Ed Peper may be in his role as General Motors’ Fleet and Commercial Operations for a scant three months, yet he’s no stranger to many in fleet. Peper’s GM tenure runs close to 28 years. He most recently ran sales operations at Cadillac, and previous to that, ran Chevrolet for four plus years.
Peper sat down with journalists this week on a conference call to impart GM’s vision for fleet and to answer what’s on our minds. Also on the call with Peper were Joyce Mattman, director, commercial product & specialty vehicles; Jeff Haag, director, national accounts, fleet & commercial sales; Dave Kanous, director, rental sales & fleet operations; and Jennifer Constabile, general director, marketing & used vehicle activities.
Peper noted GM’s 24 consecutive months of commercial growth and a 25% increase in commercial sales in the first quarter, year over year. GM’s fleet growth is outpacing a healthy fleet market, as overall RL Polk registrations (fleet and consumer) are up 10% year over year, while fleet registrations are up about 19%. He said that GM anticipates total fleet sales for 2012 will be up versus 2011.
Peper cited strong growth in commercial customers during the first quarter with GM’s full-size pickups and vans, 33% and 37% respectively.
On questioning regarding if GM will cut back on fleet sales, Peper made sure to separate the components of fleet into rental, government and commercial. He made it clear that while rental sales will be managed more tightly to protect residuals, “In terms of commercial, we’re not letting up,” he said. “We’re chasing all the business we can.”
Peper admitted that wasn’t always the case. “Four or five years ago [rental fleet sales] were significantly higher as a percentage of our mix,” he said. “At one time, we overproduced, and the outlet for overproduction many times was rental.”
He couldn’t give exact figures but said rental sales are “significantly less” today. Peper believes GM has “a very good balance” of rental sales that “helps us manage residuals on one side and still helps us do business in that segment.”
Peper pointed out that rental units deliver 15 million test drives a year and get newcomers into a GM product. While there is a tighter cap on rental sales, the pipeline to rental is by no means closed. As well, rental units are no longer stripped models — they’ve got representative content of what’s sold to most consumers in the marketplace, Peper said, another move to protect residuals.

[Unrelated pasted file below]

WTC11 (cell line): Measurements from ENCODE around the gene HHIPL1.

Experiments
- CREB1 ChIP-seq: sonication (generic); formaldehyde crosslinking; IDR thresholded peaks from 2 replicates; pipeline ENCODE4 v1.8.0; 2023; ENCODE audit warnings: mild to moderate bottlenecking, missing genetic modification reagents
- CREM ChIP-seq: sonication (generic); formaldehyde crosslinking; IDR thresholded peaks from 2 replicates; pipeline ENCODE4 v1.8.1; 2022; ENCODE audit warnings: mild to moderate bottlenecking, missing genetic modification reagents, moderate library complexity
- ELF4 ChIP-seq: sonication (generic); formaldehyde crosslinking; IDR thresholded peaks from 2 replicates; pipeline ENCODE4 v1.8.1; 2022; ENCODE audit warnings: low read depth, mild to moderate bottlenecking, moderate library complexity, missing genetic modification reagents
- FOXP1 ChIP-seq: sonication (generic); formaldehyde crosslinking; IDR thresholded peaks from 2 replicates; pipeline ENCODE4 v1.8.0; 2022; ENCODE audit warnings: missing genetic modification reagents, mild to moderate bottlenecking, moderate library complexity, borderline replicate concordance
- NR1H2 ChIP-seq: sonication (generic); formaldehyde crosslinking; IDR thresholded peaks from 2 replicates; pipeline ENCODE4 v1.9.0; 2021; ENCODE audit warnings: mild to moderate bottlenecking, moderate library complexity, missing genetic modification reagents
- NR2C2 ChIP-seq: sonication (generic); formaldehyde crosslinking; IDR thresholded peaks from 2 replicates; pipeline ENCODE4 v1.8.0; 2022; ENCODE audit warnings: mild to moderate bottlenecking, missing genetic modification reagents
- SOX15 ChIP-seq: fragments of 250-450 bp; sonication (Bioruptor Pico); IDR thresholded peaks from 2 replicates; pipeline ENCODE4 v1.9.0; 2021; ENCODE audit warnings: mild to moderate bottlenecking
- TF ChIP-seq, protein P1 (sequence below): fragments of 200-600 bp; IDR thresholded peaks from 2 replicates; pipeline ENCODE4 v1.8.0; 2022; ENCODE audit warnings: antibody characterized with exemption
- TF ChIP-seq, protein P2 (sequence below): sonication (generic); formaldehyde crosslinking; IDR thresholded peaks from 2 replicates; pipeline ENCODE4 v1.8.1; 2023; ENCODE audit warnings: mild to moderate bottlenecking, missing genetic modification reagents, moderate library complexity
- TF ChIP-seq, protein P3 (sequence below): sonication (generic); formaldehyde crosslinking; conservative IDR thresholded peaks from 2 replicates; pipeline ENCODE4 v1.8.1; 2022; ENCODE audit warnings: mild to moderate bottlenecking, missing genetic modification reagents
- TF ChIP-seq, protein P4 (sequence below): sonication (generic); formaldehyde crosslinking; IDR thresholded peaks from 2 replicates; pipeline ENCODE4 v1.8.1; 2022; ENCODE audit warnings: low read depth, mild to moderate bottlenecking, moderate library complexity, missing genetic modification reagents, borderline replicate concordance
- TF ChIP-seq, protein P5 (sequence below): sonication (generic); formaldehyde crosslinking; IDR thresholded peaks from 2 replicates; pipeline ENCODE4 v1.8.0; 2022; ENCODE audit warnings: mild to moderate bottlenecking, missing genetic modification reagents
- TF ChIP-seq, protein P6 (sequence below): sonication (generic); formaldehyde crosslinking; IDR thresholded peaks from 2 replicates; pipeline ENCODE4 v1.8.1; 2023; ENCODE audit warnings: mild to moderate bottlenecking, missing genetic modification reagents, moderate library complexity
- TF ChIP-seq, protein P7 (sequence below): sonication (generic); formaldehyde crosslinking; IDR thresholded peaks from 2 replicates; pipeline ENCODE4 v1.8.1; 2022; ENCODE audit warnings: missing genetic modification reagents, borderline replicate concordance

But will the 2014 Chevy Impala still carry the badge as the prototypical fleet vehicle? “We’re still formulating our attack plan, but it’s safe to say we’re going to sell less of the 2014 Impala to rental companies than we have in the past,” Peper said. However, “We will have some 2014 Impalas in rental service because it provides a great opportunity for someone to try our product.”
When asked about alternative fuels for the commercial space, Peper said GM is hot on its dedicated CNG (compressed natural gas) van option and looks forward to seeing how its recently announced bi-fuel CNG pickups will do in the market.
Mattman said the bi-fuel pickup will allow fleets an extended range beyond the limited network of refueling options that exist today, which will help drive penetration into the smaller commercial market and may result in retail sales.
Peper also mentioned the liquefied natural gas (LPG) option on the G-van cutaway, though volumes will be low. He pointed out that GM’s Express and Savana cargo vans include a diesel option, while the E-Series doesn’t. (However, Ford will offer a diesel version of the Transit van next fall.)
On questioning, Peper said GM has no plans right now for a new van model in the vein of the Ford Transit, Transit Connect or Fiat Ducato or Doblo vans, both of which Chrysler plans to bring to the U.S. under the Ram brand.
Commercial and government fleet customers, not to worry: “When it comes to commercial and government, we want to sell every single one we can,” he said. Peper pointed out that between the Impala, and the new, bigger Malibu and Cruze, much of fleets’ sedan needs will be met.
When asked about the Chevy Volt and fleets, Peper said the company is working with General Electric — one of its biggest Volt customers — on helping the electricity infrastructure get established. The large fleet management companies are in the conversation on the Volt as well, Peper said.
Mattman cautioned that fleets looking at alternative-fuel technology are “still in a test and learn mode, especially with electric vehicles.” Mattman said fleets are dipping their toe in the water by buying small numbers of Volts to learn how employees drive it, fuel it and more. “We’re peeling back that onion to understand how to incorporate electric vehicles in their fleet,” she said. “It’s not something that you pull the switch on overnight.” (So to speak.)